Your round-up of the stories that you should discuss at interview this week:
Reported by Laura Clarke
Television personality Lorraine Kelly has won a disguised employment case against HM Revenue and Customs and the UK tax tribunal. The judge ruled she was not employed by ITV, but rather performs as her chatty TV persona.
Kelly received the income tax bill back in 2016 which totalled £1.2 million.
HMRC claimed the presenter was an employee of ITV, but Kelly and her lawyers argued she was instead a freelance worker. Judge Jennifer Dean found in Kelly’s favour, ruling she was a self-employed star as opposed to employee of the media giant.
The tribunal found Kelly did not receive benefits such as holiday or sick pay and was allowed to carry out other work.
Managing director Joe Tully has commented that Kelly won this case as HMRC were unable to prove ITV was controlling her in the same manner that they would an employee. Tully said “the question of control is key to determining if a person is employed or self-employed and clearly HMRC has struggled with interpreting this.”
The decision presents a significant setback for HMRC, who in recent years have launched several cases against high profile broadcasters. A spokesperson for HMRC has said:
“We will carefully consider the outcome of the tribunal before deciding whether to appeal.”
Find out more here.
Reported by Sarah Mullane
Prime Minister Theresa May is set to write to the EU asking for a delay in Brexit following the recent defeat of her withdrawal deal.
Last week Mrs May’s second withdrawal deal was rejected by MPs by 149 votes, leading to strong uncertainty as to the future of the UK’s relationship with the European Union. MPs decision to reject the deal for a second time resulted in Speaker John Berkow ruling out a third vote unless MPs are given a new motion, producing even more uncertainty for the already undetermined Brexit plans. However, one thing that was for certain was the disdain for a no deal Brexit, with a clear majority voting in favour of extending the Brexit process rather than leaving without a deal.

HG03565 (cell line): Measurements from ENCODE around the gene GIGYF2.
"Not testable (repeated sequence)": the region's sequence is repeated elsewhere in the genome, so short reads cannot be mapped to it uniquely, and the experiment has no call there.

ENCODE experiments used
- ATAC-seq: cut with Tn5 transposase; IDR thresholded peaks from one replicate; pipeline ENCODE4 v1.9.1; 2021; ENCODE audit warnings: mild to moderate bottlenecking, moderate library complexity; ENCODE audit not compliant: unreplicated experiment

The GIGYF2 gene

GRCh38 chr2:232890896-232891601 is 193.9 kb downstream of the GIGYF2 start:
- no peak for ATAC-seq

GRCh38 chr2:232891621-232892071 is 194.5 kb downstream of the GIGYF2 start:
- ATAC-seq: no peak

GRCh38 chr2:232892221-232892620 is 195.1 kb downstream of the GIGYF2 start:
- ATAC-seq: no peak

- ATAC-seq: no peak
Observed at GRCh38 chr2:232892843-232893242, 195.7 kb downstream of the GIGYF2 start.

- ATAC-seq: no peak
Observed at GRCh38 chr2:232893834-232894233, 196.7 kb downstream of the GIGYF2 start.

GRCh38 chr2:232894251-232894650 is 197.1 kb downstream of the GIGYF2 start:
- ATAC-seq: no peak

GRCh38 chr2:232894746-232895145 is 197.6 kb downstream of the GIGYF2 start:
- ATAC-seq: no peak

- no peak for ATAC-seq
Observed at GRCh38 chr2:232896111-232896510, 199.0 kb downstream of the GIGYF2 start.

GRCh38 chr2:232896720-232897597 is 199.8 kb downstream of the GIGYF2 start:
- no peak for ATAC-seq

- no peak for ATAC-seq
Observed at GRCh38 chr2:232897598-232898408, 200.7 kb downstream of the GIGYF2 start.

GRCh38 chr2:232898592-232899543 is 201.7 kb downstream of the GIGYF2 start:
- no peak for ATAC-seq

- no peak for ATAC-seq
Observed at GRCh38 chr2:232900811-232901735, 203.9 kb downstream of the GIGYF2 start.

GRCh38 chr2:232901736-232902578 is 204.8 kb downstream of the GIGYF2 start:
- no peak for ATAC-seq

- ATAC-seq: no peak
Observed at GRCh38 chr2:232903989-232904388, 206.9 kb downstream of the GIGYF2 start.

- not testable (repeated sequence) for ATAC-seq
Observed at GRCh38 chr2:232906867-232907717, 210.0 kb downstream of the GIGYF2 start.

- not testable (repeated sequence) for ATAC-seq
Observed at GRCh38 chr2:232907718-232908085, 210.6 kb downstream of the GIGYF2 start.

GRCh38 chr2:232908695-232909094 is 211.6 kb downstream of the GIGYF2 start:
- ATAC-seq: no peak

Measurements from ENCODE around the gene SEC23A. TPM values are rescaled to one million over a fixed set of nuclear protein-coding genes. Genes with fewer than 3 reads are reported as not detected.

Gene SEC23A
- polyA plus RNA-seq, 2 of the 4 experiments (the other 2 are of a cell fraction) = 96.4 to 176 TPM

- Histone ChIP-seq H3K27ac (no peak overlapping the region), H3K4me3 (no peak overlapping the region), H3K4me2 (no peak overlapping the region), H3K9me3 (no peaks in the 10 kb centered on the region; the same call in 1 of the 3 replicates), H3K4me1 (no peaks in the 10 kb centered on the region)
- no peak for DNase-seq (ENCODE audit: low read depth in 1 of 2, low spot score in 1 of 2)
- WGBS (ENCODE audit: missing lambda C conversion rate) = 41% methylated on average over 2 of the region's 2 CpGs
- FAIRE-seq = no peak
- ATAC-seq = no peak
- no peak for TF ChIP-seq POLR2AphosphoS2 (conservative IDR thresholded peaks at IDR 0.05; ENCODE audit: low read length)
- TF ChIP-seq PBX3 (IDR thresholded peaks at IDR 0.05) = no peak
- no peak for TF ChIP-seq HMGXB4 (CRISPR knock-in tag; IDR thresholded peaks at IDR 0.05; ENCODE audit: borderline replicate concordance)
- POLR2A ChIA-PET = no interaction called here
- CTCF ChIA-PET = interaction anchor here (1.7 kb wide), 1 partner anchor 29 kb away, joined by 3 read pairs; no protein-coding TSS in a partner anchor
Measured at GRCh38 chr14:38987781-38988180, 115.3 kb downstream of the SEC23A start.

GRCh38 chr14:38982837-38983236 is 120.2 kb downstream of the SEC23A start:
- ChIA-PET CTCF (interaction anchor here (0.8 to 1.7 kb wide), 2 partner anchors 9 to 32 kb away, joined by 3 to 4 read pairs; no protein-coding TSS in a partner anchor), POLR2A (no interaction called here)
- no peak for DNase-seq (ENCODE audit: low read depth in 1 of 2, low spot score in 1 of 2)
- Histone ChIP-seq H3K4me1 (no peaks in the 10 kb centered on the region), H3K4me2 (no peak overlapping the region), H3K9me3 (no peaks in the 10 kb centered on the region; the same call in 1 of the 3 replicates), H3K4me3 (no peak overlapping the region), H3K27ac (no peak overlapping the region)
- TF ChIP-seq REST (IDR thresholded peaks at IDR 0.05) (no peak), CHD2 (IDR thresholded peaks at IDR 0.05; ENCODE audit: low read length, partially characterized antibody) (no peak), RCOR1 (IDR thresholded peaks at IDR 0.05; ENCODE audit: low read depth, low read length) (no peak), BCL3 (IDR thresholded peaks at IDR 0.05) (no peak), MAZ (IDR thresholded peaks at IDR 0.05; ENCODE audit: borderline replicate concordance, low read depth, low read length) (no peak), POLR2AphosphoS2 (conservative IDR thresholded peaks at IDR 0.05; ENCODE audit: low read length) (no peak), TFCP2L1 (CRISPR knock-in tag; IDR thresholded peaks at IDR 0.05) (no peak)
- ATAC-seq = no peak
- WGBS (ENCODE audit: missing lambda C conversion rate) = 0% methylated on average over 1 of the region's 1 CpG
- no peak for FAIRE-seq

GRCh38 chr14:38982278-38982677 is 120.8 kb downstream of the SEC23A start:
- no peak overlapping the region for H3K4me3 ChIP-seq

Despite the plan to formally ask for a Brexit delay, it has been established by EU’s chief negotiator, Michel Barnier, that a Brexit extension will not be granted without a “new event or new political process.” In order to delay Brexit beyond the planned leaving date, all other 27 member states will have to approve the proposal during a summit on Thursday.
Under current law, the UK is set to leave the EU on the 29th March, whether a deal is in place or not.
Reported by Rui Ci Lee
Google was fined €1.49bn by the EU for abusing its market dominance on 20 March 2019 (Wednesday). This is the third time the internet giant is fined by the European regulator. The company was fined €2.4bn for favouring its own shopping service over rivals in 2017, and €4.3bn for requiring Google Chrome to be pre-installed in Android OS phones in 2018.
According to European Commissioner Margrethe Vestager, ‘Google has cemented its dominance in online search adverts and shielded itself from competitive pressure by imposing anti-competitive contractual restrictions on third-party websites’. The service in issue is Google’s “AdSense for search” product, an embedded search function found on websites. When a consumer uses the AdSense embedded search function that is used by a third-party website, the tool will deliver text advertisements alongside the search results.
Google has abused its dominant position in the market by including onerous contractual terms in its AdSense contracts with third-party websites. In 2008, ‘exclusivity clauses’ were found in these contracts, whereby website publishers were not allowed to place advertisements from Google’s rivals (Microsoft, Yahoo, etc) on the search pages. This was changed to ‘premium placement clauses’ in 2009. The new clauses required website publishers to keep the most profitable space on the search results page for Google’s advertisements. Additionally, Google had the final say in the display of its rival’s advertisements.
Ms Vestager said that these restrictive clauses ‘led to a vicious circle’. This is because Google’s rivals were unable to compete against the internet giant which dominated 70% of the search intermediation market in the EU between 2006 and 2016. Google has responded by tweaking the way its advertisements are presented.
Read more at BBC.
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